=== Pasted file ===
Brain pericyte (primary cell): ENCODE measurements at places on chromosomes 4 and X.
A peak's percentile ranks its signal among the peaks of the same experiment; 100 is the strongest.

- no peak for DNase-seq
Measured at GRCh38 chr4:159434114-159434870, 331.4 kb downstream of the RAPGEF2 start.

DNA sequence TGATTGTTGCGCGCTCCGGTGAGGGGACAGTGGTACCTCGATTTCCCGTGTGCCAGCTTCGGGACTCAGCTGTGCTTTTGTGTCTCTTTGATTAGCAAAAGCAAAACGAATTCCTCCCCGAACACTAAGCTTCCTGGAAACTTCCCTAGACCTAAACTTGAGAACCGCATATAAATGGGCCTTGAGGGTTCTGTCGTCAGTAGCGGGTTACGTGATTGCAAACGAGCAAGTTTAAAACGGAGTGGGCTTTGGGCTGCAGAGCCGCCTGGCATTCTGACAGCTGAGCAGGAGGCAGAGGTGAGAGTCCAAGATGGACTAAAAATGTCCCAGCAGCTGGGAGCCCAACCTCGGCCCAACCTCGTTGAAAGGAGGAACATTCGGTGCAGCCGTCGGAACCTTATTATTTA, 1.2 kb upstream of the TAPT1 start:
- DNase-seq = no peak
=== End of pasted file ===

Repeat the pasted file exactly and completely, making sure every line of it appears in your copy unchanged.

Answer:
Brain pericyte (primary cell): ENCODE measurements at places on chromosomes 4 and X.
A peak's percentile ranks its signal among the peaks of the same experiment; 100 is the strongest.

- no peak for DNase-seq
Measured at GRCh38 chr4:159434114-159434870, 331.4 kb downstream of the RAPGEF2 start.

DNA sequence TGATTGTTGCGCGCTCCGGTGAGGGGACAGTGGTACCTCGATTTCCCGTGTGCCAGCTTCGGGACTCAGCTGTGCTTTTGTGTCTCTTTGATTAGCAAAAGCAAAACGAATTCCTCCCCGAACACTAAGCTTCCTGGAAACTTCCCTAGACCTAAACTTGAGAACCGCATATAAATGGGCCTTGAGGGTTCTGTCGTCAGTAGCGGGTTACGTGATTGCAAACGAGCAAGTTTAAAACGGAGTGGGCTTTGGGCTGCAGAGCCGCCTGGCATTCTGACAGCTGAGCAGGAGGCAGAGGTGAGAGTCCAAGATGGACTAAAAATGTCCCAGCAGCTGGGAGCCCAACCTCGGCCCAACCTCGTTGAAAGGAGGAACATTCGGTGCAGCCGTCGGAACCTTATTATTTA, 1.2 kb upstream of the TAPT1 start:
- DNase-seq = no peak